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What The Lincoln Memorial Taught Me About Success As A Writer

This week I visited the Lincoln Memorial in Washington, D.C., and was blown away by how powerful of an experience it was. Today, I want to explore what I took away from it, and how I feel it applies to your journey as a writer.

WHAT A WRITER ENABLES IN OTHERS
The Lincoln Memorial requires you to take a long walk to get to it. There is no easy access via subway and you can’t park close to it. When you arrive, there are not touchscreens or interactive elements, just marble and stone.

So here I am staring at a larger than life sculpture of one man whose actions had profound effects on millions to this very day. But I couldn’t help but consider the community around him that made his actions possible. That without so many others, there would likely be no monument.

For each of us, other people make our own achievements possible, either directly or indirectly, either within our time or before it. Sometimes these are positive actions from those we know well, such as a friend who reaches out to a bookstore to get you a book signing there. But oftentimes, it can be what seems like a negative action from those we barely know: the job that lays you off, setting into motion your reinvention from an accountant to a writer.

For those who have been through the publishing process, they understand that success as a writer is not about the greatness of one person. It is often built on the shoulders of others, a group project where the writer is works with many others: publishers, agents, editors, spouses, friends, and of course: readers.

#1 New York Times Bestselling author John Green has talked about this in a video I saw recently, but can’t seem to find right now. He wrote out an entire list of other people who co-created his bestselling book The Fault in Our Stars. He was open that some of it was written or rewritten or edited or contributed to by his wife, his editor, his friends, and inspired by so many others. Then there are small things such as this:

Likewise, the success of a book is not just about celebration of one person, but a world they have created and empowered. When I stand in the Lincoln Memorial, I am reflecting upon not the person of who Abraham Lincoln was, but the powerful effects of his life. What he now represents beyond just being a single person.

WORDS CREATE BEGINNINGS, NOT ENDINGS
Flanking the statue of Lincoln in two massive rooms are inscriptions of Lincoln’s most famous speeches, The Gettysburg Address and his Second Inaugural Address. Reading them, carved into stone, in a font that is half a foot tall, the power of these words is overwhelming.

Look at how tiny my son is compared to these words:

Lincoln Memorial

Too often, writers focus on the goal of publishing their book, and beyond that, book sales. They see the process of writing as one of endings: finishing a manuscript, getting the book published, making a sale.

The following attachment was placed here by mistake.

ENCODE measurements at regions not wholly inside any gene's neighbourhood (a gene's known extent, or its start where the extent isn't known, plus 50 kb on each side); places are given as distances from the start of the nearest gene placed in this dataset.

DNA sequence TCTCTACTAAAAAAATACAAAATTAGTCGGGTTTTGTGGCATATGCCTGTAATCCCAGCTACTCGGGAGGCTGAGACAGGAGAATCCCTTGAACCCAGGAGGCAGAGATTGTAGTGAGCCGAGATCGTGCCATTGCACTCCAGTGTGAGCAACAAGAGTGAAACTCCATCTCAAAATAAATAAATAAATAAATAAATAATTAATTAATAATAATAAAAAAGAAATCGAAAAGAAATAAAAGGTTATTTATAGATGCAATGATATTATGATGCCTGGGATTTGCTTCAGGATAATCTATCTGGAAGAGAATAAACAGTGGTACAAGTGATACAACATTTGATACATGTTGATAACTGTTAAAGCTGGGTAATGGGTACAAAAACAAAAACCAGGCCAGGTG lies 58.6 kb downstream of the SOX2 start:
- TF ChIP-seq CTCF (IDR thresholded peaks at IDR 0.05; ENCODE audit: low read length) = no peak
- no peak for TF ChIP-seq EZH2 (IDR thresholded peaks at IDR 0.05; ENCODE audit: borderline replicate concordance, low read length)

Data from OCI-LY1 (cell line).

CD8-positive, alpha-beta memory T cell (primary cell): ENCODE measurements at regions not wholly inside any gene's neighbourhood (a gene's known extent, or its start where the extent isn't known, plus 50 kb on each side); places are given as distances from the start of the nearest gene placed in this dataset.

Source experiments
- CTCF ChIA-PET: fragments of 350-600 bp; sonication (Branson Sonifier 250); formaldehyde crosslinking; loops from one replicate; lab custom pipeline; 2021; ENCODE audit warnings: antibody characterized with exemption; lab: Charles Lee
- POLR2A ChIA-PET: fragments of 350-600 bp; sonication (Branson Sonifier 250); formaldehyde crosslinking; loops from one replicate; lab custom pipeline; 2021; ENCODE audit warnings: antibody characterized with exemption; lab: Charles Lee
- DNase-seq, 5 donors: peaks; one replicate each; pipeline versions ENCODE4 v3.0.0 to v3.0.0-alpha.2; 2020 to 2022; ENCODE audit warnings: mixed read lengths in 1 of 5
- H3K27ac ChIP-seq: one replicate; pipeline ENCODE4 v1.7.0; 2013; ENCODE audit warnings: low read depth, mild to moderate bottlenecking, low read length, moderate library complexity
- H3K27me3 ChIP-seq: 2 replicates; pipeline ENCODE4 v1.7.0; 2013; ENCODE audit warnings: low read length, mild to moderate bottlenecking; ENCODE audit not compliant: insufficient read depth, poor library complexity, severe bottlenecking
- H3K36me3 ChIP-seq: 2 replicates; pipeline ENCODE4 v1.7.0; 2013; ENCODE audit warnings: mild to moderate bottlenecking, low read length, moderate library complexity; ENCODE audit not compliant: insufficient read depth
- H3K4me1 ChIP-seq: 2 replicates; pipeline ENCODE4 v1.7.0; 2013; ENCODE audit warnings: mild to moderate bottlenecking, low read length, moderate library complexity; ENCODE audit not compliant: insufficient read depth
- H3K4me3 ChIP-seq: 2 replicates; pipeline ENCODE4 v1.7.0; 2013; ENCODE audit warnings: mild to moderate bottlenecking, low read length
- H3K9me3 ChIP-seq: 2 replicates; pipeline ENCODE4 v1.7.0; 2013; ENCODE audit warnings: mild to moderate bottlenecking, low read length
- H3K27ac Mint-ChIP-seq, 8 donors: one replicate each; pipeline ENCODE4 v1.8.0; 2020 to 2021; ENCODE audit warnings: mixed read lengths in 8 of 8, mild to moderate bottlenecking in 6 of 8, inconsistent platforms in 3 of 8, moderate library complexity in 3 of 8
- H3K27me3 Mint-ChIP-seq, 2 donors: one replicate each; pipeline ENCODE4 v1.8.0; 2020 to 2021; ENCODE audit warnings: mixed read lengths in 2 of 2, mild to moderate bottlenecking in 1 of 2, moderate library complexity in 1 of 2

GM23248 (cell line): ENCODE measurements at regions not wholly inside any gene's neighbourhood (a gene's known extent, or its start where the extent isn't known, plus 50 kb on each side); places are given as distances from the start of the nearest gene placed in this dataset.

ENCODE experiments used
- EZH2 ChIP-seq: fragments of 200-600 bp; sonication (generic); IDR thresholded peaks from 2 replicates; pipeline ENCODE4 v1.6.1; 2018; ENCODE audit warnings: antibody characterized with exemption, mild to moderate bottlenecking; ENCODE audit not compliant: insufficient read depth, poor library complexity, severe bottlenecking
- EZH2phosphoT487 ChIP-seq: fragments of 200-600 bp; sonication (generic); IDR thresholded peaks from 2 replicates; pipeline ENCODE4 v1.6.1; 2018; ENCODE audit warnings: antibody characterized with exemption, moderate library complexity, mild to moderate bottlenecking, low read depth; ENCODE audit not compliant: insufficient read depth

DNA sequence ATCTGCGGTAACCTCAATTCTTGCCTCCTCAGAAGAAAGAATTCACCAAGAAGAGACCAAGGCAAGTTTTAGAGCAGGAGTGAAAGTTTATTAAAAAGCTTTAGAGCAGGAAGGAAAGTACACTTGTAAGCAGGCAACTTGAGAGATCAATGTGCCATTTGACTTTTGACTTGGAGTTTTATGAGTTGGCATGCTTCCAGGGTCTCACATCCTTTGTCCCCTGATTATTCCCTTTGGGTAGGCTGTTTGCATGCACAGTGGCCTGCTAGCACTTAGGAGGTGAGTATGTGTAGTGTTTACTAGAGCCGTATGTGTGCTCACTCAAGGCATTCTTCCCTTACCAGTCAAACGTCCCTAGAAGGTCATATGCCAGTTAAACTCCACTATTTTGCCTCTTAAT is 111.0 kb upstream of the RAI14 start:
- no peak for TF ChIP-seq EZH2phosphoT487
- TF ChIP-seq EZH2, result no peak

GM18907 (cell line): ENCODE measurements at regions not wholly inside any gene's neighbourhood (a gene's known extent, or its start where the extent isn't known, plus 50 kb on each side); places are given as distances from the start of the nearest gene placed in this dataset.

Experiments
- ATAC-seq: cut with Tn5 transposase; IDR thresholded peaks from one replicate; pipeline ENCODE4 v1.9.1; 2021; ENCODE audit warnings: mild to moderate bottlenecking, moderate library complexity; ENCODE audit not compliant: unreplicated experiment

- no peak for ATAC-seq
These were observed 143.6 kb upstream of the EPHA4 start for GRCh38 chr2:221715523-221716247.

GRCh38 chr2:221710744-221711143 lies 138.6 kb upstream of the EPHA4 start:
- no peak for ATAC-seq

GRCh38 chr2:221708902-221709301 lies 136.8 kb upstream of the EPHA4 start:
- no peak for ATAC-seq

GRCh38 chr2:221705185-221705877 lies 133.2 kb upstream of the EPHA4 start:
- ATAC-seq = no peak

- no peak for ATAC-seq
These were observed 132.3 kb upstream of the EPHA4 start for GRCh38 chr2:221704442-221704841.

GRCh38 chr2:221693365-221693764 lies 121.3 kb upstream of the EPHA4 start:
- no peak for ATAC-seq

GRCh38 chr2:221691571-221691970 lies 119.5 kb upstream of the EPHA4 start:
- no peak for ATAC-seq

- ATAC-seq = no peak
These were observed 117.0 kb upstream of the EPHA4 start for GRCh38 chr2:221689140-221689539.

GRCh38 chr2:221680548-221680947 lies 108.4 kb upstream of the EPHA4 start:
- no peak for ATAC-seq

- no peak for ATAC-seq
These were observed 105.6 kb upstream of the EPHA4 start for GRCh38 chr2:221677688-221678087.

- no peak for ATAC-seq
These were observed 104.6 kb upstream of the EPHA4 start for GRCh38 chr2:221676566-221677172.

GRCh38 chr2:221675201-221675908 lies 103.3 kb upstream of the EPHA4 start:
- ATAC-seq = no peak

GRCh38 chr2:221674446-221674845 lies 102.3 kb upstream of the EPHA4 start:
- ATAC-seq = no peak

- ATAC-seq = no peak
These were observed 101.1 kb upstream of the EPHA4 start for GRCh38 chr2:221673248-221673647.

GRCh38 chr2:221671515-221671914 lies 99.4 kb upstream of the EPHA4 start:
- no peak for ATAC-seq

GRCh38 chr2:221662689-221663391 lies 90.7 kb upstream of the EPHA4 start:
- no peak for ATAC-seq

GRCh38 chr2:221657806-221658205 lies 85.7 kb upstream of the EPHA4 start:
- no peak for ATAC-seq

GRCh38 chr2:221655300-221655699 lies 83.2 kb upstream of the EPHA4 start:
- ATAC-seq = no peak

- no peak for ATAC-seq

But really, writing is about beginnings. About the power of words, and what it starts in others.

Our words are ways we extend our reach, the ways we funnel our experience and ideas and knowledge into something that can reach others in powerful ways. And also extend our voice far into the future.

And of course, there are obvious connections here: this very platform of the Lincoln Memorial became the place that Martin Luther King, Jr. delivered other amazing words that reshaped a generation with his “I Have a Dream” speech.

The point of the stone monuments is to try to ensure these ideas last. And that is the the point of writing and sharing and publishing for many writers. To spread an idea, a story, or knowledge. To help ensure it lasts.

You likely aren’t working with a chisel and stone to create your words, but rather a pen or a keyboard. Perhaps your words will not reshape a nation, but they can very well reshape the potential in one person’s life. One word at a time, you are creating a connection within a reader. And who knows to what amazing things that can lead.

I try to keep this in mine for my own work, and in the courses I teach for writers such as Build Your Author Platform, or my new ebook: A Writer’s Guide to Blogging. The goal is to help ensure writers focus not just getting their work published, but that it has an impact on people’s lives.

Standing in the Lincoln Memorial, I am reminded that what we create today has the potential to outlive us by generations. And while I won’t pretend that my work has even the tiniest resonance of what Abraham Lincoln has achieved, it won’t diminish my willingness to try anyway.
-Dan

  • “We write to spread an idea, a story, or knowledge…” …not to hoard fame, money, or influence. Love that thought, Dan!

  • Great stuff Dan. I had a similar reflection while traveling around Poland. It’s interesting to think how we’ll never realize how our creations, our actions, our words, will impact the world long after we’re gone.